By Emily J Weitz
La Maisonette means “little house” in French, and the picture perfect gingerbread house that Lynn Park Charveriat and Christopher Charveriat bought on Main Street fits the name of the business perfectly. In recent months, the couple completely renovated the entire place, and they now use the upstairs as their residence and the downstairs as their business. La Maisonette, a carefully curated antique shop, was previously located on Bay Street next to Geekhampton, but the sturdy brick façade didn’t match the name or the wares inside. Now, it seems the Charveriats have come home, and from the overheard conversations of people strolling in and out of the shop on a Sunday afternoon, the neighborhood is happy to have them.
Lynn and Christopher met in Paris at the gallery of a mutual friend.
“It’s funny we hadn’t met before,” says Lynn. “We both had these mutual friends for years and years. I had met Christopher’s twin brother 10 years earlier, and when I saw Christopher at the gallery I thought it was him. I didn’t even want to say hi to him, but then my friend told me it was his twin brother.”
At the time, Lynn was working in fashion as the New York editor for W Magazine, and Christopher had been an interior designer in Paris for 10 years. As their relationship developed so did their desire to open a business together, and with their collective experiences and their shared appreciation of antiques, the antique business seemed like a good fit. They opened La Maisonette on Bay Street in 2010, and they both loved the business.
They travel all over Europe collecting the items they have in the shop. Most things are from France, but they also gather treasures in Belgium, Spain, Italy and Morocco.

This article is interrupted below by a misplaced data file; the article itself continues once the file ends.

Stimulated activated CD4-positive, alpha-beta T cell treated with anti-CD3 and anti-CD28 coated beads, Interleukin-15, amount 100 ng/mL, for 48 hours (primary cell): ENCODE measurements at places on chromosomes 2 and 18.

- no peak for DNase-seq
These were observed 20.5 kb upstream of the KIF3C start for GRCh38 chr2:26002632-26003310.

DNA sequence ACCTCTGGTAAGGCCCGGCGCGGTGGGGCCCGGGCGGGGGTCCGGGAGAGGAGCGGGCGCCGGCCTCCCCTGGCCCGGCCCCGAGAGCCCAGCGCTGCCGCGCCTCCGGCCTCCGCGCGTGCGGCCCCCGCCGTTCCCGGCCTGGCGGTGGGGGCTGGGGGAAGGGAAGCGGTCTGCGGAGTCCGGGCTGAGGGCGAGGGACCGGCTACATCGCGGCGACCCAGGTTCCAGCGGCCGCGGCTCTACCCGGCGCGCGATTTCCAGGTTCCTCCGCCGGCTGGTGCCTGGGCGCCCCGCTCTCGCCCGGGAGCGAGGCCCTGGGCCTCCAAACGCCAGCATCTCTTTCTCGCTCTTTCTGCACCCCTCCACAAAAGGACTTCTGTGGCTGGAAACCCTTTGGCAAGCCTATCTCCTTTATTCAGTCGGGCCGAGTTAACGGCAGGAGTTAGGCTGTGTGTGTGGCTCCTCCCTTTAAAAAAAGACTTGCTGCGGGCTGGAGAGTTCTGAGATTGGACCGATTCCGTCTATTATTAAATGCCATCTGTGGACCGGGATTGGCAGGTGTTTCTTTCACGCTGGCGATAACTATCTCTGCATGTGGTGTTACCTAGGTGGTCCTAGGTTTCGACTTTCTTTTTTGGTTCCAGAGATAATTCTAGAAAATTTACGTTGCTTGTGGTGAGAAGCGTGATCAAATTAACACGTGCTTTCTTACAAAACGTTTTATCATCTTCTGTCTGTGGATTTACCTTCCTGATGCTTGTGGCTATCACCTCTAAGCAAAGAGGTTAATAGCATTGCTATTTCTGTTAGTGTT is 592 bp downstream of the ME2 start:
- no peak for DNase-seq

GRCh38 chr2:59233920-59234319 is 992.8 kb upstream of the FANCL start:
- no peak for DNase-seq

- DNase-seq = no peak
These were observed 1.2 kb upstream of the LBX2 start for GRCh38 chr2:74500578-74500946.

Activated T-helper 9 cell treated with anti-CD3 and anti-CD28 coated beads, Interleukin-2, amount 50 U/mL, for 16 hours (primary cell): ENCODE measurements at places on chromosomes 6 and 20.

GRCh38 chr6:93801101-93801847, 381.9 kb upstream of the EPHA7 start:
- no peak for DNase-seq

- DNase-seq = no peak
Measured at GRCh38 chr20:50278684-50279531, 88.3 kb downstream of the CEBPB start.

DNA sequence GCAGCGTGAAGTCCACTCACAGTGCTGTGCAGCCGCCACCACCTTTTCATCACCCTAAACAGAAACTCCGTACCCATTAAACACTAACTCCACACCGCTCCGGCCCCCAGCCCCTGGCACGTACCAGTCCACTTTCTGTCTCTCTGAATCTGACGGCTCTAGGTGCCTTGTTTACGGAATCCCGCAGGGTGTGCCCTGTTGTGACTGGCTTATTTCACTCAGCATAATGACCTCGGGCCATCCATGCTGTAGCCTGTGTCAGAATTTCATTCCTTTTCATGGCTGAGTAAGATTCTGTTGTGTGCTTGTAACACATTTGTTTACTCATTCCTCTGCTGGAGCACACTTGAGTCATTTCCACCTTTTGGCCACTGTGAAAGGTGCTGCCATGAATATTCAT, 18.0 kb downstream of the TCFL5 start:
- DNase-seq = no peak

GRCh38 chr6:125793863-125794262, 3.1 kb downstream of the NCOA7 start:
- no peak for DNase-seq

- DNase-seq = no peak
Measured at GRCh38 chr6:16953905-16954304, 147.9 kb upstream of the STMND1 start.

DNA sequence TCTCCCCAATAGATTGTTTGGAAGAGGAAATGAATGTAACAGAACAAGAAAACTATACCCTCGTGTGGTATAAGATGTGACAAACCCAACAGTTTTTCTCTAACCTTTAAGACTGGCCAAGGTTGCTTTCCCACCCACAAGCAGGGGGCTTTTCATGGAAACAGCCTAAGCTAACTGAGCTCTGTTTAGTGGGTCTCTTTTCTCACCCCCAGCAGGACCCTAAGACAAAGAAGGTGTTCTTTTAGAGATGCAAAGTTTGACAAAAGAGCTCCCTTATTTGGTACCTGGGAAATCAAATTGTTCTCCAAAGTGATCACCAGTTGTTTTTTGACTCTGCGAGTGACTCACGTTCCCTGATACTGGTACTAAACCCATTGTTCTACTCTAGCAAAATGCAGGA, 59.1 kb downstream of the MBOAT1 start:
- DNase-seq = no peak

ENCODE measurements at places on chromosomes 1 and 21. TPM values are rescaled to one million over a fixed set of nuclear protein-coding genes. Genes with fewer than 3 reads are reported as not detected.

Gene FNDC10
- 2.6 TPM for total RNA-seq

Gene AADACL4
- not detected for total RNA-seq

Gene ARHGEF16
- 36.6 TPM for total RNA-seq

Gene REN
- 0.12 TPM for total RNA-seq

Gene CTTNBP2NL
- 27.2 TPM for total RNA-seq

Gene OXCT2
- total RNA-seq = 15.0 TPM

“We travel a lot in these countries,” says Christopher. “We have good contacts in each of these towns from my work as an interior designer and from friends.”
As they travel, purchasing things along the way, they have a few storage locations throughout Europe. One, in Belgium, is an actual castle that belongs to a friend.
“He gave us a little tower in the castle to store our antiques,” says Christopher.
When they set out on a trip to buy for their shop, they have a list of things they really want to find, both for themselves and for their customers.
“But you can get distracted,” admits Lynn. “We’ll scour the rooms separately and then come back together and tell each other what we’ve found.”
Sitting in La Maisonette on a Sunday afternoon, there’s a steady stream of traffic. One woman was drawn in by the pillowy wooden mushrooms that seem to be dancing on the front lawn. Another loved the old hurricane lanterns, and for another it was the Moroccan window frame that caught her eye.
Everyone was curious to know about the renovation process of the house, in which the couple maintained as much of the original character as possible. The house had stood empty for years, and it needed to be completely redone on the inside.
But each room still maintains its distinction, and there’s something fitting about the fact that the rooms are filled with antique objects that have stories behind them, as the house itself does.
“I often think about the lives these things have had before,” says Lynn, “and hearing their stories.”
That’s part of the fun of her job, but it’s also part of the heartbreak. Sometimes Lynn and Christopher find something that they fully intend to sell, but when someone wants to buy it there will be a pang at letting it go.
“There’s a bit of attachment to things,” says Lynn. “We try to find really unique items that stand out, and you know you can’t find another.”
A woman was asking Lynn, pleading really, about the mushrooms outside.
“Maybe you’d be willing to give one up for adoption?” she asks. Lynn seems skeptical, but she agrees to take her email address, and if she changes her mind, she’ll let the woman know.
Lynn and Christopher love seeing the way people connect to these items that they themselves have connected to.
“That’s the most rewarding part of our work,” says Lynn. “Knowing that these things that we’ve found are going to go to good homes, and will make people happy.”
La Masionette is located at 133 Main Street in Sag Harbor. For more information call 725-0300.